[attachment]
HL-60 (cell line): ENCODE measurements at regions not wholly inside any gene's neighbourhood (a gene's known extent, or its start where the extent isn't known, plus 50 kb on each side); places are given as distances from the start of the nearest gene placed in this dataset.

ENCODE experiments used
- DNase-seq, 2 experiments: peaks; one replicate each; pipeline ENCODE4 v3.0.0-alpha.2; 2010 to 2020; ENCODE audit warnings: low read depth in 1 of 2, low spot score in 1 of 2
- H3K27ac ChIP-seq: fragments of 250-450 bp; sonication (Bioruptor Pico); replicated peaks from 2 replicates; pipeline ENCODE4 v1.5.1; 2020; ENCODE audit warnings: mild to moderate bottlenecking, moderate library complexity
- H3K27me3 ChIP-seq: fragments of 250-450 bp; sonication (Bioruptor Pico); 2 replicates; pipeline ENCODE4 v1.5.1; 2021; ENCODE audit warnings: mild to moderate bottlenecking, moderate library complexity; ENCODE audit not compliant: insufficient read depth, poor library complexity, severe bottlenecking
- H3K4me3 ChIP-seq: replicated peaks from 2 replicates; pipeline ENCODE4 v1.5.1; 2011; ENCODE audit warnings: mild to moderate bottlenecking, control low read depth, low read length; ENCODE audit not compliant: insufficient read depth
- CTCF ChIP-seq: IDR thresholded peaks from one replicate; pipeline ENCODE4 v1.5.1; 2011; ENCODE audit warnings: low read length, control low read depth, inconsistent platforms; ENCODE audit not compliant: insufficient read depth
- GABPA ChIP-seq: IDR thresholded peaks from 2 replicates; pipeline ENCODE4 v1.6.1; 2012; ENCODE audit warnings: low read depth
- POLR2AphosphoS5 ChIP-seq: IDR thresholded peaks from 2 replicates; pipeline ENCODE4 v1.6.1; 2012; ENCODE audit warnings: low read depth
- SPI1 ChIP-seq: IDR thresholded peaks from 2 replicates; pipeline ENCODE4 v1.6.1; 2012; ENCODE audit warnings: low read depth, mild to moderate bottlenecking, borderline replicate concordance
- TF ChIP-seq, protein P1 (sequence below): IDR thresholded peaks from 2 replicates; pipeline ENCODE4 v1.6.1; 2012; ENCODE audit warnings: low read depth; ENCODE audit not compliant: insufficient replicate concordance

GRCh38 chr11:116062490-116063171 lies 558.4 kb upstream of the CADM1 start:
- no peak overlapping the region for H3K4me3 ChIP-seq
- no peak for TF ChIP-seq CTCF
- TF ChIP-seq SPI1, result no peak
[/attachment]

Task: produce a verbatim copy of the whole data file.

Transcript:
HL-60 (cell line): ENCODE measurements at regions not wholly inside any gene's neighbourhood (a gene's known extent, or its start where the extent isn't known, plus 50 kb on each side); places are given as distances from the start of the nearest gene placed in this dataset.

ENCODE experiments used
- DNase-seq, 2 experiments: peaks; one replicate each; pipeline ENCODE4 v3.0.0-alpha.2; 2010 to 2020; ENCODE audit warnings: low read depth in 1 of 2, low spot score in 1 of 2
- H3K27ac ChIP-seq: fragments of 250-450 bp; sonication (Bioruptor Pico); replicated peaks from 2 replicates; pipeline ENCODE4 v1.5.1; 2020; ENCODE audit warnings: mild to moderate bottlenecking, moderate library complexity
- H3K27me3 ChIP-seq: fragments of 250-450 bp; sonication (Bioruptor Pico); 2 replicates; pipeline ENCODE4 v1.5.1; 2021; ENCODE audit warnings: mild to moderate bottlenecking, moderate library complexity; ENCODE audit not compliant: insufficient read depth, poor library complexity, severe bottlenecking
- H3K4me3 ChIP-seq: replicated peaks from 2 replicates; pipeline ENCODE4 v1.5.1; 2011; ENCODE audit warnings: mild to moderate bottlenecking, control low read depth, low read length; ENCODE audit not compliant: insufficient read depth
- CTCF ChIP-seq: IDR thresholded peaks from one replicate; pipeline ENCODE4 v1.5.1; 2011; ENCODE audit warnings: low read length, control low read depth, inconsistent platforms; ENCODE audit not compliant: insufficient read depth
- GABPA ChIP-seq: IDR thresholded peaks from 2 replicates; pipeline ENCODE4 v1.6.1; 2012; ENCODE audit warnings: low read depth
- POLR2AphosphoS5 ChIP-seq: IDR thresholded peaks from 2 replicates; pipeline ENCODE4 v1.6.1; 2012; ENCODE audit warnings: low read depth
- SPI1 ChIP-seq: IDR thresholded peaks from 2 replicates; pipeline ENCODE4 v1.6.1; 2012; ENCODE audit warnings: low read depth, mild to moderate bottlenecking, borderline replicate concordance
- TF ChIP-seq, protein P1 (sequence below): IDR thresholded peaks from 2 replicates; pipeline ENCODE4 v1.6.1; 2012; ENCODE audit warnings: low read depth; ENCODE audit not compliant: insufficient replicate concordance

GRCh38 chr11:116062490-116063171 lies 558.4 kb upstream of the CADM1 start:
- no peak overlapping the region for H3K4me3 ChIP-seq
- no peak for TF ChIP-seq CTCF
- TF ChIP-seq SPI1, result no peak